The federal government should follow Utah's lead to ensure that America has healthy mothers and healthy babies, a national children's advocate said Thursday.

"Prenatal care is critical. A baby born to a mother who's had no prenatal care is three times more likely to be born at a low birth weight," Dana Hughes, senior health specialist for the Children's Defense Fund, Washington, D.C., said in an interview Thursday morning."A low-birth-weight baby is 40 times more likely to die before his first birthday. Those who survive are at a substantially greater risk of having a lifelong disability."

The problem, Hughes said, is measured not only in human suffering, but in economics.

"A baby born at a low birth weight is more likely to need expensive hospitalization (up to $1,000 a day), as compared to $1,500 for complete prenatal care services."

Hughes was keynote speaker Thursday at second-day sessions of the Healthy Mothers, Healthy Babies regional conference, sponsored by the HMHB Coalition of Utah and the Greater Utah Chapter, March of Dimes.

The conference, continuing Friday at the Red Lion hotel, is focused on "Education and Politics for Healthy Babies."

Hughes praised Utah for raising the Medicaid eligibility level to cover more poor pregnant women and their infants, and for creating a program to give assistance to pregnant women who are just above the poverty level.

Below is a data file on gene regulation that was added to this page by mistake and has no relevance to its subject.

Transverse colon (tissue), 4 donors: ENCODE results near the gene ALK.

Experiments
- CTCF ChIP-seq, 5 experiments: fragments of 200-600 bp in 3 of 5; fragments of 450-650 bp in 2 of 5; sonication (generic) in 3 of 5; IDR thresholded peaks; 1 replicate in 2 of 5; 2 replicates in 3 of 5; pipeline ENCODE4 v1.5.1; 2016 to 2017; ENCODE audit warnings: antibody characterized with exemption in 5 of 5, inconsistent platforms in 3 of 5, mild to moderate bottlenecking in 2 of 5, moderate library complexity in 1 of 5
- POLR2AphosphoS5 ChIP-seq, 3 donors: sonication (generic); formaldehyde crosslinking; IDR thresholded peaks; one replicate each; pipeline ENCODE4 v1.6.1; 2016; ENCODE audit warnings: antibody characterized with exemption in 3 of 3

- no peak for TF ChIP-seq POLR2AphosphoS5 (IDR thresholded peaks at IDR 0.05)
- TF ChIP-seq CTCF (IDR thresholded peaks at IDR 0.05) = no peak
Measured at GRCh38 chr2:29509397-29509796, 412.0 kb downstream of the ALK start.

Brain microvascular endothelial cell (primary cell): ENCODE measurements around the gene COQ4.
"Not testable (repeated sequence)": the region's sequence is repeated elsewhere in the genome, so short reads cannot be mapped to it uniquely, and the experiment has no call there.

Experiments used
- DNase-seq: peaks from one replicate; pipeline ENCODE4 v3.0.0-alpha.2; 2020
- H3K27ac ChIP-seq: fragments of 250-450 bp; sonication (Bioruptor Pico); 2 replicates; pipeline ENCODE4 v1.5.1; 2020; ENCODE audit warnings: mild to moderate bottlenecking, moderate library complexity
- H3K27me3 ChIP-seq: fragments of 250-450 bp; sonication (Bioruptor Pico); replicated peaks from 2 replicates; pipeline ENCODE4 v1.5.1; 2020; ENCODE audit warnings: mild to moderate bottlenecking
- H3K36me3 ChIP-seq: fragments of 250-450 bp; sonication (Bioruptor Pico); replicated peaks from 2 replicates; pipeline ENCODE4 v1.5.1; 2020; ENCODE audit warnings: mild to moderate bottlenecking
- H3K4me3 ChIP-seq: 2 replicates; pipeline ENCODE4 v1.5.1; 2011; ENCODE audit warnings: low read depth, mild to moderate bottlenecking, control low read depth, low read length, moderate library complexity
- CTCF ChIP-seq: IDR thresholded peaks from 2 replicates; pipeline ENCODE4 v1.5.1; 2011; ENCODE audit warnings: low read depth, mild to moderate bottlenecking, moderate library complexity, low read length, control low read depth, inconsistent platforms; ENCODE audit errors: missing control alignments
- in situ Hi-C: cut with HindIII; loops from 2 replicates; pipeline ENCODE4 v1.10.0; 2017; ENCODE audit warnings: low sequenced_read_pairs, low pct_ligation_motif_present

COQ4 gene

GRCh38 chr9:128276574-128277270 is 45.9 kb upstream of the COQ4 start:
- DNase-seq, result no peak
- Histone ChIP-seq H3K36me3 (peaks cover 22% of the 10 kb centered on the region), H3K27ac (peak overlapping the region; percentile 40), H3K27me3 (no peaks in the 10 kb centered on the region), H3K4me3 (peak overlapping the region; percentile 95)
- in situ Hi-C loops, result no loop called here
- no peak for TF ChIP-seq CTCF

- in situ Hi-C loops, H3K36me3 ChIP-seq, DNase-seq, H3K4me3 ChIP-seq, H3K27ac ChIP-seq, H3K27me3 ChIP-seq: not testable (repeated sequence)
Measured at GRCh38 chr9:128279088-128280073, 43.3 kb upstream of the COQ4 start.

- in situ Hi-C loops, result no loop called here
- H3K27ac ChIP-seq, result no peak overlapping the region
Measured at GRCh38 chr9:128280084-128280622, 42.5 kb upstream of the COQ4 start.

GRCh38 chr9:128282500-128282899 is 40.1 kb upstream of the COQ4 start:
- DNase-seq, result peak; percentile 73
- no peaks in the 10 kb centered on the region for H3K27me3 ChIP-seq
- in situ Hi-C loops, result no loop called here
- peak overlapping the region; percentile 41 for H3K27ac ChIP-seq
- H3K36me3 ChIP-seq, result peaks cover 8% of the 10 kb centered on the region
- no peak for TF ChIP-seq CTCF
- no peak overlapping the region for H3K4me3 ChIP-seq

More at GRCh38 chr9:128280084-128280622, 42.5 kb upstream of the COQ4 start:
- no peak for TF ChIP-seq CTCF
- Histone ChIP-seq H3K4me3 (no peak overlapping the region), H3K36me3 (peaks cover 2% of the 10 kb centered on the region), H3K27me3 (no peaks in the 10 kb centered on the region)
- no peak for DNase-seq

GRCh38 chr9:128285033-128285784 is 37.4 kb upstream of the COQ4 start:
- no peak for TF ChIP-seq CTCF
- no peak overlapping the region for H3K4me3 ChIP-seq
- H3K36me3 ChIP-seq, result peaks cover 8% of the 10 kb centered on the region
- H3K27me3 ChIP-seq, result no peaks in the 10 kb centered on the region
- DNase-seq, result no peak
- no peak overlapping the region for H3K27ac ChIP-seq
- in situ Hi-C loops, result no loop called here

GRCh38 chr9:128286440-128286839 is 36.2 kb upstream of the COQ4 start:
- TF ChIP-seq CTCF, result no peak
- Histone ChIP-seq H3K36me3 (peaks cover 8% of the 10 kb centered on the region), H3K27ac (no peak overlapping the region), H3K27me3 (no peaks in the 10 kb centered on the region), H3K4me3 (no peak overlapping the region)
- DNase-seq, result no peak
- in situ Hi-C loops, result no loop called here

"Utah should be commended, but what is needed is a national program to ensure that all Americans received needed health care," Hughes stressed.

Today, access to health care is dependent on one's insurance status. And according to Hughes, millions of Americans have neither.

"Some 38 million Americans under age 65 have no health insurance; another 25 million have limited insurance that doesn't cover all their health needs," she said. "In 1986 there were 20 million Americans who reported needing health care who had difficulty obtaining it for financial reasons. Some 43 million had no regular source of health care."

Ironically, the vast majority of people who are uninsured are employed.

A study of the federal General Accounting Office showed that only one-third of uninsured women received adequate prenatal care, compared to 81 percent of insured women.

Both babies and mothers are suffering because of it.

Other speakers Thursday highlighted rural health issues, specifically "Can We Afford to Keep Health Care Down on the Farm?" Health care for minority groups was discussed during afternoon sessions.